Researchers in Egypt did a fascinating study recently on probiotics for fish. They tested the effect of three different types of Psuedomonas fluorescens on two pathogens that affect tilapia in the Nile (P. angulliseptica and S. faecium). Their aim was to find a more eco-friendly way of controlling the pathogens in aquaculture compared to chemical antimicrobials.
The probiotic was indeed able to control the pathogens, decreasing fish mortality from about 80% to 10-20% over a week. A few reasons for its antimicrobial effect are that P. fluorescens produces its own antibiotics, and it competes more effectively for iron than the pathogens can.
This has interesting ramifications on antibiotic use. Antibiotics are widely used in food production and farming, so decreasing their use would be great for reducing antibiotic resistance that we see in unlikely places, like wastewater treatment plants and community parks.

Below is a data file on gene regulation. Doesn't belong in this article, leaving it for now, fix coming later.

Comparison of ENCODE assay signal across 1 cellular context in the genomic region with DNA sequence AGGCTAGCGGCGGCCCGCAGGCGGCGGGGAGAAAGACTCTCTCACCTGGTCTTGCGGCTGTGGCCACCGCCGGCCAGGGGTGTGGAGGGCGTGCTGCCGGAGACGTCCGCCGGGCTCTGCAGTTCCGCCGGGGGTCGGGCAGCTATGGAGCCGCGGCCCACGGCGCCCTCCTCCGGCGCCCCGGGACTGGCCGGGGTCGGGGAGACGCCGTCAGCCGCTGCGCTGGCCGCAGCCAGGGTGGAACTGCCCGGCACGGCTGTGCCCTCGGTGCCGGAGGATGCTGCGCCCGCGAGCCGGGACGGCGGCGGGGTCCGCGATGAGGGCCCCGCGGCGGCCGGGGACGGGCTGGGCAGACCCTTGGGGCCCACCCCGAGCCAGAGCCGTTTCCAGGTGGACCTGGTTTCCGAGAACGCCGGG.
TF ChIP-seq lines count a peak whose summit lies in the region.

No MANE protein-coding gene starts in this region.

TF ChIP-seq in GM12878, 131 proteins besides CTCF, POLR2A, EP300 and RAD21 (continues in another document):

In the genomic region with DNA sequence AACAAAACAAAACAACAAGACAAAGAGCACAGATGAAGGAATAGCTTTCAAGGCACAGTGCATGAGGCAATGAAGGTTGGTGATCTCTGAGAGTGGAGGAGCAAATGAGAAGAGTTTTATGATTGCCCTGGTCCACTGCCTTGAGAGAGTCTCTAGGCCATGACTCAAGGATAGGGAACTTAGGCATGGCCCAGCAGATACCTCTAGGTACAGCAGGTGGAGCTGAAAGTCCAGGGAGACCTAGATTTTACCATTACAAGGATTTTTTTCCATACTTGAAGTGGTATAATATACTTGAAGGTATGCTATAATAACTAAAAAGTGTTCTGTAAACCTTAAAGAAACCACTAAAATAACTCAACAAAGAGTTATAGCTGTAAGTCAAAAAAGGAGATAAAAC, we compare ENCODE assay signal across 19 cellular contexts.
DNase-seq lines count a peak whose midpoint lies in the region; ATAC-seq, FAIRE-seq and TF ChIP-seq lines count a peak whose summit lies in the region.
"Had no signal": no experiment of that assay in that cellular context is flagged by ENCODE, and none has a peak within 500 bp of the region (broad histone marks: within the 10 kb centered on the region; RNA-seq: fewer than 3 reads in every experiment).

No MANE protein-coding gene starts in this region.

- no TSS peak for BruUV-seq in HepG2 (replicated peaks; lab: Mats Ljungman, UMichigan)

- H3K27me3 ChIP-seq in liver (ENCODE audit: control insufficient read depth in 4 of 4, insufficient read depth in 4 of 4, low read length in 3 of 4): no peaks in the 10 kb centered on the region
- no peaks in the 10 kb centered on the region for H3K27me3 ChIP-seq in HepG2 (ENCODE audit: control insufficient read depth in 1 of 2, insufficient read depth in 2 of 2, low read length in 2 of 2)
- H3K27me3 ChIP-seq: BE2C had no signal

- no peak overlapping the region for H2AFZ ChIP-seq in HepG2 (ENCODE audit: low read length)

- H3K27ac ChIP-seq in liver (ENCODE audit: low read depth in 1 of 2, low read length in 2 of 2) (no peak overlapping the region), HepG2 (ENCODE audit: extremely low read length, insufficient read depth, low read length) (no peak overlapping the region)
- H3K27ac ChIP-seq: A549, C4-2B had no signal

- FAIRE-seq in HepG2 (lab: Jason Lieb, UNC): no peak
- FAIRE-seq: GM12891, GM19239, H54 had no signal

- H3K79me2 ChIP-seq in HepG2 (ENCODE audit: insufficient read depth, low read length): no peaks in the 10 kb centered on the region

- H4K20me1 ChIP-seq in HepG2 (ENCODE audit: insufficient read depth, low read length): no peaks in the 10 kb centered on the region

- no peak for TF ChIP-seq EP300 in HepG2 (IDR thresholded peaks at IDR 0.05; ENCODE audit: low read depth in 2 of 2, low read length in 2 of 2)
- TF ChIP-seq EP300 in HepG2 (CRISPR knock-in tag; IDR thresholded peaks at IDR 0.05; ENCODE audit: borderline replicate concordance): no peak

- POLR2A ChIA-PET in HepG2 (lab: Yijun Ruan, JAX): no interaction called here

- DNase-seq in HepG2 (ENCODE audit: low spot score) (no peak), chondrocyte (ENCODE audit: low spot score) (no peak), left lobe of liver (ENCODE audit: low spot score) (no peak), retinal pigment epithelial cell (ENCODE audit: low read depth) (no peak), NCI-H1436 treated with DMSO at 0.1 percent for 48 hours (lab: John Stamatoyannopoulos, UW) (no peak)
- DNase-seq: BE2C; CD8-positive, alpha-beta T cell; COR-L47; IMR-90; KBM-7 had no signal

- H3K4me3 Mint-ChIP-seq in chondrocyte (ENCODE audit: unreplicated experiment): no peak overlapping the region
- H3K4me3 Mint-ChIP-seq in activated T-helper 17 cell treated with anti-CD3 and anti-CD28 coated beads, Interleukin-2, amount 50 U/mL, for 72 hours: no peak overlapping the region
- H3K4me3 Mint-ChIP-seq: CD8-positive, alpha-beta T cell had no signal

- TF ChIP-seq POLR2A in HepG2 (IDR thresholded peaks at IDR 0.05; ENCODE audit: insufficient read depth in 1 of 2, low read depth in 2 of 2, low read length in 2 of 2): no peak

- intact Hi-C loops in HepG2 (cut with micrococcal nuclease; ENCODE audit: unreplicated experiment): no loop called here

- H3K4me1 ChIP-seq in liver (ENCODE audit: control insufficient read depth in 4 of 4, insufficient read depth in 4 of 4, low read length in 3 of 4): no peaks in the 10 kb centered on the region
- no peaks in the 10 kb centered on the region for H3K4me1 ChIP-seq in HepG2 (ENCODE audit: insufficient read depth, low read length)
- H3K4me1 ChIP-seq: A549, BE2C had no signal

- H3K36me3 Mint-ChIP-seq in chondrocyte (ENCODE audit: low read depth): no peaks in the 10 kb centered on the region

A small-scale application of this is something that we’ve non-seriously discussed with regard to the Aquarium Project. Probiotics for home aquariums do exist, but their effectiveness hasn’t been interrogated. This paper shows that probiotics can work for aquaria and fish.
Alex Alexiev is an undergraduate in Jonathan Eisen’s lab, working on aquariums as part of the microbiology of the built environment
“Aquarium tropical – Discus”.
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